December 31st marks the exit of an old year and the entry of a new one. Using a calendar is our way of organizing time to fit our finite way of thinking. The universe does not recognize our timetable, but the universe is infinite and hopefully will be here forever, unlike us. I was thinking this morning, that each new year only marks for me the time that has passed since I last saw my son, as this will be the fourth New Year’s Eve without him, and that grudgingly, I will enter the new year with a heavy heart and the knowledge of facing another year without him. This is probably true for millions of other people in facing the new year, as we all carry loss. However, although I too carry loss other than that for my child, and of which I seem to be able to put behind me, it is this particular loss that seems to cling to my heart. My arms still ache and my stomache feels empty. I wonder how am I going to face a lifetime of new years without him, and carry the knowledge that I must face each day without him devoid of the possibility that he will ever come home again.
Oftentimes I am told by people, with true kindness and compassion, things to help redirect my sorrow away from the reality that my son is gone. They reassure me that I will see my son again (someday) and that he is still here with me (in spirit) and also that he wants me to be happy (as I want for him), but all these words only make me feel like no one wants to acknowledge the fact that my son is physically dead and that his physical death is something I have to deal with. There really is no comfort from this truth or way to redirect my pain away from this fact. It doesn’t bring him back to join me in life the way he used to. He’ll never open Christmas presents from me again or smile at me again or talk to me again or anything in the physical realm, again. Sadly, there is no other way to process this other than with a heavy heart. I ask myself how will I go on living without my son.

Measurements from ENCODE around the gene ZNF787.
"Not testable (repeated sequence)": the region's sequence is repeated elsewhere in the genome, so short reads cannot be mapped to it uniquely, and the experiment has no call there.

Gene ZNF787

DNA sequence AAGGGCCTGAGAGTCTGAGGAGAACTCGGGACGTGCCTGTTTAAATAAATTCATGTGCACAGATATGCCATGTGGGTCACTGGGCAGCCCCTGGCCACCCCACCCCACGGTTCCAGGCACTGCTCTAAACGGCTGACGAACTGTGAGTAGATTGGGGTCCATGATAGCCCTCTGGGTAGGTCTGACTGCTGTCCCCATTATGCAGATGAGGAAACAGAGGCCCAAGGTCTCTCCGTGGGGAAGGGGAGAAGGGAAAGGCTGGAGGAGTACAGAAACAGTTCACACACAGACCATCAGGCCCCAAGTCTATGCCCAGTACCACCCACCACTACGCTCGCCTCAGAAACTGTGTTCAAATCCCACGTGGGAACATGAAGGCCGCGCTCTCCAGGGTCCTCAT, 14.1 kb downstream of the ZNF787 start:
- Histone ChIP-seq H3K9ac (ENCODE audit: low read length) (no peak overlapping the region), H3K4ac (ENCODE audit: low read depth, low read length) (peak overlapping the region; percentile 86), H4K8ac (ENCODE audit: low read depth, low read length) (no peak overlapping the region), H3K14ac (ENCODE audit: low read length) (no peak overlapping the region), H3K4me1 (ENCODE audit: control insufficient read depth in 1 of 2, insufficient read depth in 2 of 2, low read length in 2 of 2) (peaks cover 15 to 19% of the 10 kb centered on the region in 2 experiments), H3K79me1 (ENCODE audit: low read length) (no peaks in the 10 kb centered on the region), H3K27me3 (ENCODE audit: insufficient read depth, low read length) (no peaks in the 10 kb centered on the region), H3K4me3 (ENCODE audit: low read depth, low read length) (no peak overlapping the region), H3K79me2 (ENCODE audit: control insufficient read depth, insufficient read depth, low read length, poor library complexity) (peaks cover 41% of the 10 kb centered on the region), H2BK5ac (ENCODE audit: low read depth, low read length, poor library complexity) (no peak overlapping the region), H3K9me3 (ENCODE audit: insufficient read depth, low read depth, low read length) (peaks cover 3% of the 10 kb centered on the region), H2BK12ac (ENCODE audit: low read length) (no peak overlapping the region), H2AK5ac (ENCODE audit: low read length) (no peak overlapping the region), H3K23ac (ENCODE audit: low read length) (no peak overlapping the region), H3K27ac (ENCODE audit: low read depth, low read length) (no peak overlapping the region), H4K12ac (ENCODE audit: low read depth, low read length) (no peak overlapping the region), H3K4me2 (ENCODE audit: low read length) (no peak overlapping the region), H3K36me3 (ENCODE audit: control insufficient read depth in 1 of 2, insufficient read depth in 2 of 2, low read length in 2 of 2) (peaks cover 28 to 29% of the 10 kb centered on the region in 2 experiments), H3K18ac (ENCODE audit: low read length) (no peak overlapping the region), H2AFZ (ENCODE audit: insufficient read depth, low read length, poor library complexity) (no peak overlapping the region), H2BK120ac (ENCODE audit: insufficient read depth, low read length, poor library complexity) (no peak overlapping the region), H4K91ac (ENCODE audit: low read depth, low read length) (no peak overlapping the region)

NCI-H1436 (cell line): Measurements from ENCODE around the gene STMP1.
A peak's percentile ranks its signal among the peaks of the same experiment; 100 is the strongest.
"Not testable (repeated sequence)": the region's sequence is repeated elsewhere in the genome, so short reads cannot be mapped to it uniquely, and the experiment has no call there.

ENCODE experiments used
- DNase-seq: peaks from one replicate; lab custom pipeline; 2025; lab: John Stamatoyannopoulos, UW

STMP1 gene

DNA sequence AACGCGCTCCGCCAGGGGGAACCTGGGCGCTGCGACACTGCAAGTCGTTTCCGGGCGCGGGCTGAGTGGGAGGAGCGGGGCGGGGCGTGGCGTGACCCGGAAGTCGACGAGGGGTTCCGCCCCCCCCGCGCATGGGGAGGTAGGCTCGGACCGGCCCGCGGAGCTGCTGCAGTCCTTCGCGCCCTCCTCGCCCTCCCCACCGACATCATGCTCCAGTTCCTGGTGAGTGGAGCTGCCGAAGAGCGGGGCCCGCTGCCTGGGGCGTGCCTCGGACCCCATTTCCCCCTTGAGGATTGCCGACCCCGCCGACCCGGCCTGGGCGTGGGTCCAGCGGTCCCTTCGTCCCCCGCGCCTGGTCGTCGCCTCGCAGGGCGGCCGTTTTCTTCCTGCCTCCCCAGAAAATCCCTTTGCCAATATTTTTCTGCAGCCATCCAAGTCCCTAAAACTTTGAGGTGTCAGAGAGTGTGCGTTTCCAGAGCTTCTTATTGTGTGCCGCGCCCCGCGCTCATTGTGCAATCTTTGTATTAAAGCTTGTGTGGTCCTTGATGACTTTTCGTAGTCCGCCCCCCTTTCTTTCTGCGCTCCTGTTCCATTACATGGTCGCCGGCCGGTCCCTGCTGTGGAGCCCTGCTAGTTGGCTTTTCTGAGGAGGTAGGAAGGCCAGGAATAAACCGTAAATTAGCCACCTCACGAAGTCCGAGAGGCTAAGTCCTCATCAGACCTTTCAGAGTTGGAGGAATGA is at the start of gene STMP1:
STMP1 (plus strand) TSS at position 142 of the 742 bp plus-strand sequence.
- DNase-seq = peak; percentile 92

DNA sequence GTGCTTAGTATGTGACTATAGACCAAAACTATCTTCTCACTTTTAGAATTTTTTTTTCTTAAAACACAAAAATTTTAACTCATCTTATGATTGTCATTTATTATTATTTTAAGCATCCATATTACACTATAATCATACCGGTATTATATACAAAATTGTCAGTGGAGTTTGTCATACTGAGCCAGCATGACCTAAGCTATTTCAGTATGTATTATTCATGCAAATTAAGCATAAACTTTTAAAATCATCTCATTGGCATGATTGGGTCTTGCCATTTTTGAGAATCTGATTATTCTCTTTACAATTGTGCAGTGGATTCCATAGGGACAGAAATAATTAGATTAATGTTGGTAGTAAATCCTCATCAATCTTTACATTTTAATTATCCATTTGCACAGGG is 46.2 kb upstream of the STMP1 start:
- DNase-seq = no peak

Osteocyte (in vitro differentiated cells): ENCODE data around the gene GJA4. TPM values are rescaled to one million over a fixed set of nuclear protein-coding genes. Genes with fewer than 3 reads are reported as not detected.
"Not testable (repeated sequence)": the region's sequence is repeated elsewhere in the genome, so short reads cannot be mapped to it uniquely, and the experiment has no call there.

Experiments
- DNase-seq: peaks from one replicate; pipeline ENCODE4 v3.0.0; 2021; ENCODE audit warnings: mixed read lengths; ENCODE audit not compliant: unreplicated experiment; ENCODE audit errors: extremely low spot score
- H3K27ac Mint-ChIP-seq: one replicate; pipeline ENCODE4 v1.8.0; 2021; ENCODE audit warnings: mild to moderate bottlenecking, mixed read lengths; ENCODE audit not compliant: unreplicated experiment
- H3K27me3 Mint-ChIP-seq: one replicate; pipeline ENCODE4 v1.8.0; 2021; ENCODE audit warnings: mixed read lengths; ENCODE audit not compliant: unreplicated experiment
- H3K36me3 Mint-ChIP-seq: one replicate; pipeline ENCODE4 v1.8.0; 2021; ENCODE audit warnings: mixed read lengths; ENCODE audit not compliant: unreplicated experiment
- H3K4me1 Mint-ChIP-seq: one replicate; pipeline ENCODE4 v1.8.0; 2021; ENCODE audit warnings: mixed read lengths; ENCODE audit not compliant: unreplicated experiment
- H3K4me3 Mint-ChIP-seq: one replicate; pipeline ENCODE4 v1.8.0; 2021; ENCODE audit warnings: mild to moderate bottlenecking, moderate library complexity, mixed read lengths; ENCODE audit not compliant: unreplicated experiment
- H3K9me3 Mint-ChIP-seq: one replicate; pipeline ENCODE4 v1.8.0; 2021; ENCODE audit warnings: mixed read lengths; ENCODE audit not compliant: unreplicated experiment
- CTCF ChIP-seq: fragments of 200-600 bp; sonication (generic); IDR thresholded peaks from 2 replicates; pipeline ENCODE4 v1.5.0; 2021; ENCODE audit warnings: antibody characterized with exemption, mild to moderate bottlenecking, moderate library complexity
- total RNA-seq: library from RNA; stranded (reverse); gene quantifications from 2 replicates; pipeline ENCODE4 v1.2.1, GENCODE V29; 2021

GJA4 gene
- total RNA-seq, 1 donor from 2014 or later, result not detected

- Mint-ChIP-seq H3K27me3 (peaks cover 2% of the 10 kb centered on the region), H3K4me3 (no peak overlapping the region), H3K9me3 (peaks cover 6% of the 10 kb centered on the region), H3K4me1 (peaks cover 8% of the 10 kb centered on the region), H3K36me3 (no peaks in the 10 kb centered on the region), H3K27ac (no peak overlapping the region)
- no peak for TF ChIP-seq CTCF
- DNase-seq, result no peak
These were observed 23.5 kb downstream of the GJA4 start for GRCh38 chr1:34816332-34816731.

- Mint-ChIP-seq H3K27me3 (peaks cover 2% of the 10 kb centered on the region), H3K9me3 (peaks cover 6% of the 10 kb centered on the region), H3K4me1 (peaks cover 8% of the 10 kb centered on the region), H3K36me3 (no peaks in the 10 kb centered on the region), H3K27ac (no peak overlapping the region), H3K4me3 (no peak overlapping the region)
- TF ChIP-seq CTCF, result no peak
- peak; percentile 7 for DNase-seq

I look back on the last three and a half years (since my son’s car accident) and I wonder how the heck I have been able to push myself to go forward with my life all the while carrying the burden of grief, living life without him, and the hopeless knowledge that he will never return. Somehow, someway I have molded a new life, a life that is full of peace and joy, a life that is 100 times more fulfilling than the life I had before my son died. How is this possible while still carrying the reality that my son is gone?
I suppose it just comes down to incorporating the loss so it becomes just another “part” of who I am, of my total self. I definitely face my grief as I face everything in my life, without medication or alcohol, and my loss is not “buried,” no, it with me everyday. I guess it’s more about recognizing and honoring my loss, while at the same time not allowing it to define my existence. Yes, I am a bereaved mother, but I am also a mother and a grandmother, a teacher, a philosopher and a writer, a singer and a dancer, someone who can renovate houses, an entrepreneur, etc. I cry, but I also laugh and dream and get aggravated (I am human) and try and soak up every minute of life I have left to live.
This New Year’s Eve, I will cry for the loss of my son, but I will also spend it laughing and joking with family. My loss is a part of the whole of me, not front and center, but as real and as close as everything else I feel in my life. I guess it means I am fully engaged in what it means to be human. I don’t hide how I feel nor do I ever shy away from growth and trying new things. I am moving forward and learning how to carry my loss with dignity and grace, all the while enthusiastically flowing along the currents of life atleast until life no longer flows through me. Happy New Year!
Sharen Wendy Robertson owns the copyright to all posts on this Blog.